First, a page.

Additionally, there is a homeless dragon (Ii) that lives in the ocean and another type (chiao) that is scale-covered and usually
inhabits marshes but also keeps dens in the mountains.
There are also nine ways the Chinese have traditionally represented
these dragons, each one revealing a different dragon characteristic. There are dragons carved on the tops of bells and gongs,
because of the beast's habit of calling loudly when attacked. A second type is carved on the screws of fiddles, since most
dragons are fond of music. A third is carved on the tops of stone tablets, because of dragons' love of literature. A fourth
is found at the bottom of stone monuments, as dragons can support heavy weights. A fifth is placed on the eaves of temples,
as dragons are ever alert to danger. A sixth occurs on the beams of bridges, since dragons are fond of water. A seventh is
carved on Buddha's throne, as dragons like to rest. An eighth is placed on the hilts of swords, since dragons are known to
be capable of slaughter. The ninth is carved on prison gates, as these are dragons that are fond of quarreling and trouble
THE YEAR OF THE DRAGON
1904 - Wood Dragon
1916 - Fire Dragon
1928 - Earth Dragon
1940 - Metal
1952 - Water dragon
1964 - Wood Dragon
1976 - Fire Dragon
1988 - Earth Dragon
2000 - Metal Dragon
- Water Dragon
The Wood Dragon is creative, imaginative, and inquisitive. He is both a thinker and
a doer and is capable of brilliant new concepts. His every move is guided by sound logic. His drive and ambition allow him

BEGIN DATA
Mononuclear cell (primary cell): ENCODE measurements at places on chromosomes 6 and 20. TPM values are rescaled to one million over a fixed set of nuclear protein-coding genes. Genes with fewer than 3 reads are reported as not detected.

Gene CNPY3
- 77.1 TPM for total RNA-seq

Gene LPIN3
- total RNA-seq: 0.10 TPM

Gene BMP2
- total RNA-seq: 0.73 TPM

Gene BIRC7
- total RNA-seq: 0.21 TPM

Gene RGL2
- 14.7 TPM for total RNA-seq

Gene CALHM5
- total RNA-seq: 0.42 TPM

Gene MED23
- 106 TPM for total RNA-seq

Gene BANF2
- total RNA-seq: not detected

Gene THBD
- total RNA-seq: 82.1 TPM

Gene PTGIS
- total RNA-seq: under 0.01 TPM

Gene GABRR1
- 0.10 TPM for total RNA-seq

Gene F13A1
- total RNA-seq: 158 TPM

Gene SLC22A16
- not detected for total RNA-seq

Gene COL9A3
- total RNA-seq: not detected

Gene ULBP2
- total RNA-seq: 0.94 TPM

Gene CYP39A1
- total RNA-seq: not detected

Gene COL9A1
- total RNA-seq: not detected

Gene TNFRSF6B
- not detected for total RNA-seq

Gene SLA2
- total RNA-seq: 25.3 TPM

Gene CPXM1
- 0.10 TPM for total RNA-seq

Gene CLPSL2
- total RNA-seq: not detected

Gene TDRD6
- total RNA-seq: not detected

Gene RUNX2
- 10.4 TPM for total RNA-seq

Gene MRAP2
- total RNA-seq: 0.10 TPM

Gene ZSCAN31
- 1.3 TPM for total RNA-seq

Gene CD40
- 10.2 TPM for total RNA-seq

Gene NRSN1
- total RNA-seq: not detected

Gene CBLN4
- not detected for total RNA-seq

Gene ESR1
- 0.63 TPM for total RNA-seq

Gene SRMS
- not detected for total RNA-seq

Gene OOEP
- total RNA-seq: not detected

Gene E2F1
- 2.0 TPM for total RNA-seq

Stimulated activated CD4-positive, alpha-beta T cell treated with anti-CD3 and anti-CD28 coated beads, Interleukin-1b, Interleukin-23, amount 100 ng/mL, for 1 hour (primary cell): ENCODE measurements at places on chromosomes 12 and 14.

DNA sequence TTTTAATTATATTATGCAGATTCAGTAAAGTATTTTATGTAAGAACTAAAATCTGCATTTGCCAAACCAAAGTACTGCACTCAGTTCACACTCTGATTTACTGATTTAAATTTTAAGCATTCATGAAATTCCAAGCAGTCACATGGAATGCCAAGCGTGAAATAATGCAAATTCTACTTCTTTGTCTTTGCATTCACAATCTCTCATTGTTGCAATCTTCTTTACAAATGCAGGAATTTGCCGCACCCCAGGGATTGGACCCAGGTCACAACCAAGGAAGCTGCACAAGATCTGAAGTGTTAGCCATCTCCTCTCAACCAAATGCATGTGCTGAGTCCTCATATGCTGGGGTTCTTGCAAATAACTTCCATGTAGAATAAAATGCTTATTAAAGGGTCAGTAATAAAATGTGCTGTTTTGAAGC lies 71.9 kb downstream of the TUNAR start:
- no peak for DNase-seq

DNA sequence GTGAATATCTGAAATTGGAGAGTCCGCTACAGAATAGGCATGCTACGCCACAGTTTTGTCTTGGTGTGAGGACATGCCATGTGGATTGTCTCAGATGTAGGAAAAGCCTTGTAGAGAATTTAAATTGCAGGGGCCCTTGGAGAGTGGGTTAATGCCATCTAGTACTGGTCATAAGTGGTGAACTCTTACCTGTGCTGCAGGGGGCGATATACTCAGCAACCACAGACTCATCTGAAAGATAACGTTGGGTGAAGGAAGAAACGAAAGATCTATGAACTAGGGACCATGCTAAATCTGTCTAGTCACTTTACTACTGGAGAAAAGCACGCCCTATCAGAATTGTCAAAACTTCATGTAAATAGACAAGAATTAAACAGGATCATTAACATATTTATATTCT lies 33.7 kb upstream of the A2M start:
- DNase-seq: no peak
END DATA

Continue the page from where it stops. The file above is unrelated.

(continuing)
to put many of his ideas into practice, nevertheless this Dragon is capable of concealing his domination and tries not to
offend. He will even compromise if it is advantages. Although not as self-centered as other Dragons, he is still outspoken
and fearless when challenged.
The Fire Dragon is the most extroverted and competitive Dragon. He
tends to push too hard and expects a lot from everyone. His criticisms are objective and he has the ability to arouse massive
popular support. His insatiable ambition can make him short-tempered and intolerant. He is an empire builder who needs to
master his less favorable traits and learn how to communicate more humbly with people as individuals.
The Earth Dragon is a quieter, more reflective Dragon, He will be appreciative of other's opinions even if he fails to
agree with them. He is reasonable in his approach to problems and his leadership is less dictatorial. He is not given to outbursts
of temper, but at the same time demands respect. He knows the value of cooperation and is more diplomatic than the other Dragons.
He is ambitious, but his initiatives are less hurried and more carefully thought out.
Dragon is the most strong-willed Dragon. He is inflexible, unbending, and combative. He gives little regard to the feelings
of others. This ruthlessness can result in a rapid rise to a position of authority, but often at the cost of destroying important
relationships. It is futile to attempt to convince him that certain things are simply undoable. He will go it alone if he
can't gain support. He succeeds because he refuses to accept failure.
The Water Dragon is less selfish
and opinionated than the other Dragons. He is more inhibited and less power-hungry. He can accept defeat without recriminations.
He makes a good negotiator as he knows when, where, and how to apply pressure. He has a tendency to be over-optimistic and
needs to learn how to relinquish what is unfeasible so that he can concentrate his energies on the most rewarding endeavors.